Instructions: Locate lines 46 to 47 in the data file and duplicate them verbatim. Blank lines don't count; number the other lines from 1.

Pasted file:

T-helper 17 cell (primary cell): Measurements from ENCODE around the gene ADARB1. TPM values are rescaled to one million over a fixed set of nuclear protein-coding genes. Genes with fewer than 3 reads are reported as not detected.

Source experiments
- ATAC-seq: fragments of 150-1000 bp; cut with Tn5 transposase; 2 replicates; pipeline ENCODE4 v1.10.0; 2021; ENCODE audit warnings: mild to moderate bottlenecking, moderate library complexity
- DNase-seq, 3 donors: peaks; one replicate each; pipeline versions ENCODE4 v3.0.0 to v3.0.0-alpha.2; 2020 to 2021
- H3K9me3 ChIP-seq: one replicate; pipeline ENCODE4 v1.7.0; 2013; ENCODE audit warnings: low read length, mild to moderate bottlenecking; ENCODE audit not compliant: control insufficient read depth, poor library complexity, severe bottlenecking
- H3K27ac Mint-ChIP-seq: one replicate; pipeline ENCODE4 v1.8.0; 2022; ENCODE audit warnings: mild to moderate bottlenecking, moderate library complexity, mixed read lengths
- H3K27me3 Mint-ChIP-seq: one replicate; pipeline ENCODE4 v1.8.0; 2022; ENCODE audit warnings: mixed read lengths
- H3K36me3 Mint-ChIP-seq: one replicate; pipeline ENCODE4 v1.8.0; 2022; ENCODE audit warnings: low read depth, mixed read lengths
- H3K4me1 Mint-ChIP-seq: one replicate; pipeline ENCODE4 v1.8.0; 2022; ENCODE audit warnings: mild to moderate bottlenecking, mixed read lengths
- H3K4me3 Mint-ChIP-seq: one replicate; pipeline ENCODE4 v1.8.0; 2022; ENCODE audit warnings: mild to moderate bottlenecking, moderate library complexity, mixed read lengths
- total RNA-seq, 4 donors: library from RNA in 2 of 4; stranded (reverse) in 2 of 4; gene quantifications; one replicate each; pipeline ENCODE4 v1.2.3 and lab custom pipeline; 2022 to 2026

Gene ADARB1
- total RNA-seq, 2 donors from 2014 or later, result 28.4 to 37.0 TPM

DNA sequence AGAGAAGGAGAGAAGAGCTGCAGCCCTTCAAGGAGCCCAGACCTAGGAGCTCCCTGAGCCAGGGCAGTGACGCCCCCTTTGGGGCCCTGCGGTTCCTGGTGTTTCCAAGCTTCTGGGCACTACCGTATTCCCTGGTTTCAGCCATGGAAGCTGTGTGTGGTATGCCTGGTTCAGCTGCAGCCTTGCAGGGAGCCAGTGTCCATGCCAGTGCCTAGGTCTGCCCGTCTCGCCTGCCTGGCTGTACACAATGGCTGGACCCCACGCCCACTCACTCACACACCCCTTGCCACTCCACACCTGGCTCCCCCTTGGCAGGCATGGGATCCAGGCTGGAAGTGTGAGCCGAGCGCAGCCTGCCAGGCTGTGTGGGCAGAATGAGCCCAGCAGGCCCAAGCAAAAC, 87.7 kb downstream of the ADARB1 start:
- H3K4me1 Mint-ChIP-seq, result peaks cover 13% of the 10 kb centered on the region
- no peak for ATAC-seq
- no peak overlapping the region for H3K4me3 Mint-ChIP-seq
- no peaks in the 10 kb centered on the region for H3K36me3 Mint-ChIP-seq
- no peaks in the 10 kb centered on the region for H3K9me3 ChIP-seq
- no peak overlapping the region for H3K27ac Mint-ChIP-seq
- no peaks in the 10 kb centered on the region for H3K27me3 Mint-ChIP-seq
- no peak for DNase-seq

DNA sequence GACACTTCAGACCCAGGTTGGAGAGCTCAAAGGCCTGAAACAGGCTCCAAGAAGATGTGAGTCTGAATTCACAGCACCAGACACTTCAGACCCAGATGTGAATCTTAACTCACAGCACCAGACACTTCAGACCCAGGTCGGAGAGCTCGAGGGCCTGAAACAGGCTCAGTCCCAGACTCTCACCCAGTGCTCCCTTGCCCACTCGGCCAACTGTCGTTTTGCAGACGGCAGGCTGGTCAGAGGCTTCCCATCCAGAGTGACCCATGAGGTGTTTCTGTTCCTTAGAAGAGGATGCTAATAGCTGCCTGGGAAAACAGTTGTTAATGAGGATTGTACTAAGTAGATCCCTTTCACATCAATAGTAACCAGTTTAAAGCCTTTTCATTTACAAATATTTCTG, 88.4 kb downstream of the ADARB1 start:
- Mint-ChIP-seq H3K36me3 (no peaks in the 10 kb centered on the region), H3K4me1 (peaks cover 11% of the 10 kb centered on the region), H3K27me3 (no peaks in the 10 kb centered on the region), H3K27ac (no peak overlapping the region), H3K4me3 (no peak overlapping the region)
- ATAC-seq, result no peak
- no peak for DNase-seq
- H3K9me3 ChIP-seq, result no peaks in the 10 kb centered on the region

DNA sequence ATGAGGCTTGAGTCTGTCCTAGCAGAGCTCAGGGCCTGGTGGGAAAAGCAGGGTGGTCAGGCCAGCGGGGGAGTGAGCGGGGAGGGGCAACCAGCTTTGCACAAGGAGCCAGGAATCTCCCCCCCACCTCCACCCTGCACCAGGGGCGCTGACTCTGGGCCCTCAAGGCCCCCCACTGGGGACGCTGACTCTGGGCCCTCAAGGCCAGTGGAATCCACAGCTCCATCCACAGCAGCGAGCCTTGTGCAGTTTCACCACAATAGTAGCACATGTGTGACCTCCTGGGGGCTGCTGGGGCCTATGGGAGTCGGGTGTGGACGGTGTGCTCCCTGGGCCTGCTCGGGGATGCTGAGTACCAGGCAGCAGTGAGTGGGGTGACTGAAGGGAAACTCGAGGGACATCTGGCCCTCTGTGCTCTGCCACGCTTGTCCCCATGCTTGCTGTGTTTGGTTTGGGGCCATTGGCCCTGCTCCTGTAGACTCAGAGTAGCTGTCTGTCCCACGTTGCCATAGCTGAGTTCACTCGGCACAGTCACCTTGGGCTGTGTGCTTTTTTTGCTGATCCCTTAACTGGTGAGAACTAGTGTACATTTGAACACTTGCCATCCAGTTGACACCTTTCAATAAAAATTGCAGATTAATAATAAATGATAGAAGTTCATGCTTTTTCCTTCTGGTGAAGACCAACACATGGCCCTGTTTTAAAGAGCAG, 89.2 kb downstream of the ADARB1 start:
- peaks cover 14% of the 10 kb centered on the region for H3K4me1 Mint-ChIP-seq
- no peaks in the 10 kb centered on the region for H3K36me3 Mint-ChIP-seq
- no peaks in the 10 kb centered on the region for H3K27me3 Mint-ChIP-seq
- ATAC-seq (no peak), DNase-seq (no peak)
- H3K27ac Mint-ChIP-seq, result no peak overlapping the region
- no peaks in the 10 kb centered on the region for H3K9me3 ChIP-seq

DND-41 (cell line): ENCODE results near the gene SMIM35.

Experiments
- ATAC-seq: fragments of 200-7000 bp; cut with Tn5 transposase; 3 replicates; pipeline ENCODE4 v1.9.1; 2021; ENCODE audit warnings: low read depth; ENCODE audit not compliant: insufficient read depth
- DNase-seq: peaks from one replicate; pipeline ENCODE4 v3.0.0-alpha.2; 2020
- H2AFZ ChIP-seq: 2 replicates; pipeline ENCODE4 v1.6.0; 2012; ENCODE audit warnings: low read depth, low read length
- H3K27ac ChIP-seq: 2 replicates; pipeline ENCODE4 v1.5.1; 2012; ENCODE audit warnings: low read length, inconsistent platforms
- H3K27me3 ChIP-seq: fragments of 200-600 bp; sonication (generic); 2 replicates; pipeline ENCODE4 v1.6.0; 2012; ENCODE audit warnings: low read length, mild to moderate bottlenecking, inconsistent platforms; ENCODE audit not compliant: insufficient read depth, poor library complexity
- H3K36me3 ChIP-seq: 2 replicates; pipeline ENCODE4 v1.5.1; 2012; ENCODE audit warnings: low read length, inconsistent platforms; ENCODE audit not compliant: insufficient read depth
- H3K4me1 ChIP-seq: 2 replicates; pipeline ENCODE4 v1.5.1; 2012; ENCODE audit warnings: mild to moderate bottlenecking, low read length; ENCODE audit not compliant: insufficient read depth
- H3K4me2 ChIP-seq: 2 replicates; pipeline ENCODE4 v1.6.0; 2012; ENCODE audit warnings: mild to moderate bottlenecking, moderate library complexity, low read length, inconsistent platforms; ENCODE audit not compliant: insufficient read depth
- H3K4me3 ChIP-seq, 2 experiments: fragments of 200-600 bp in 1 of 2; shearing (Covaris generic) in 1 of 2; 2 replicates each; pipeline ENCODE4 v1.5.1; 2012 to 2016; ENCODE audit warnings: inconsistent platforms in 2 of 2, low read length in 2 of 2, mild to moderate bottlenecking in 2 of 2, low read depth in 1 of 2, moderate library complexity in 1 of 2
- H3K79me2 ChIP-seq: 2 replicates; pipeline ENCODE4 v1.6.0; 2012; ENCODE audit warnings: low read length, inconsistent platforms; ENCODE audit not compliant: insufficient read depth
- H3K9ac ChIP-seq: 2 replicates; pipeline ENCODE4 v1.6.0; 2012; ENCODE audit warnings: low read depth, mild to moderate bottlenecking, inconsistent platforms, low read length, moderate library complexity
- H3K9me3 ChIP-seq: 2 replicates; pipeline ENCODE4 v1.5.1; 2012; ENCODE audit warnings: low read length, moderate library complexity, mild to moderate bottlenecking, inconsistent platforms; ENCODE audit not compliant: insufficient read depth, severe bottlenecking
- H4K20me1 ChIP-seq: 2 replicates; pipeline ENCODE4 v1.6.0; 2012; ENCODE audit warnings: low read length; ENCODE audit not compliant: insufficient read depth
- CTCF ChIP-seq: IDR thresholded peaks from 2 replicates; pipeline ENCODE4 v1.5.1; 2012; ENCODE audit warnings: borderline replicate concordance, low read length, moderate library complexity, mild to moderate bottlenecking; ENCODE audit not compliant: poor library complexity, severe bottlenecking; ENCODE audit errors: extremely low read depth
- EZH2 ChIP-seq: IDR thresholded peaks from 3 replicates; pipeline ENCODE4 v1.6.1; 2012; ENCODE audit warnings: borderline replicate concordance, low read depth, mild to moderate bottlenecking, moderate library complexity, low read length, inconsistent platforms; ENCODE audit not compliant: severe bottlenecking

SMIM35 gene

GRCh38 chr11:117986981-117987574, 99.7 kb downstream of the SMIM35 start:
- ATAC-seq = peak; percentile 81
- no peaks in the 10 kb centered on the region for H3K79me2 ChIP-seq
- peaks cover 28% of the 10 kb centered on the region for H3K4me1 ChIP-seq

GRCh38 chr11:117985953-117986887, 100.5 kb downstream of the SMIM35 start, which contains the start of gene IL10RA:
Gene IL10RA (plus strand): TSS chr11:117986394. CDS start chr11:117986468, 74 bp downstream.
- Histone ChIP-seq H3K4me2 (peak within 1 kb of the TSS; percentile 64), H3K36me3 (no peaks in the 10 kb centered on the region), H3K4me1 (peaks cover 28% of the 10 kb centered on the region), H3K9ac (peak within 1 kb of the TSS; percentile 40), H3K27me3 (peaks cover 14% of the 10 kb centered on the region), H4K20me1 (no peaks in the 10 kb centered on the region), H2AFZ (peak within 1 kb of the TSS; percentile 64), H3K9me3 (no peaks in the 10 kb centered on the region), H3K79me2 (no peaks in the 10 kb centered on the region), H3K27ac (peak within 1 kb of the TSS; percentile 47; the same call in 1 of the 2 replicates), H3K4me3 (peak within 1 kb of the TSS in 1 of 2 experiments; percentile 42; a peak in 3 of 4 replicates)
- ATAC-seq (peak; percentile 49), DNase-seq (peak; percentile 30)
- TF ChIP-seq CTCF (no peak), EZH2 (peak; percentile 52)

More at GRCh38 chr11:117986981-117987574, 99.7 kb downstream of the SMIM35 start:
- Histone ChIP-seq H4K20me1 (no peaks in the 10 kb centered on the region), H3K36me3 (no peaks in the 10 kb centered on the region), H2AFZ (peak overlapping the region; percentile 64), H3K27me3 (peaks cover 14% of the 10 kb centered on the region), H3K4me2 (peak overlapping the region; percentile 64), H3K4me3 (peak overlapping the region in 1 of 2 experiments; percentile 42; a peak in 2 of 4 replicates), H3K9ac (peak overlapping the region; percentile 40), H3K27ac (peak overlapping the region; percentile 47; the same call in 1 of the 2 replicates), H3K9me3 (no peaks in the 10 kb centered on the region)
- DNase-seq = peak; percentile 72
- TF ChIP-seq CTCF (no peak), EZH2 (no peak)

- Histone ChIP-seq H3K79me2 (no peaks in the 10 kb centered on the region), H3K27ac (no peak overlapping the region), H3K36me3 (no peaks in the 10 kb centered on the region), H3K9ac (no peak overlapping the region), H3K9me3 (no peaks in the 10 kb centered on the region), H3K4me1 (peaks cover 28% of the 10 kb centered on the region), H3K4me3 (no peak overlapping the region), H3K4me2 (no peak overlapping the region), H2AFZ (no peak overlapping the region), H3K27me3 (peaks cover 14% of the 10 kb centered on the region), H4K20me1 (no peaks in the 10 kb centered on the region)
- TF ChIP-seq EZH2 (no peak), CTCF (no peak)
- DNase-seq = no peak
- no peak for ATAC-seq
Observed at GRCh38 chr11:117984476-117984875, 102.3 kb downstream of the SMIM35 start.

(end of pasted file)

- H3K79me2 ChIP-seq: 2 replicates; pipeline ENCODE4 v1.6.0; 2012; ENCODE audit warnings: low read length, inconsistent platforms; ENCODE audit not compliant: insufficient read depth
- H3K9ac ChIP-seq: 2 replicates; pipeline ENCODE4 v1.6.0; 2012; ENCODE audit warnings: low read depth, mild to moderate bottlenecking, inconsistent platforms, low read length, moderate library complexity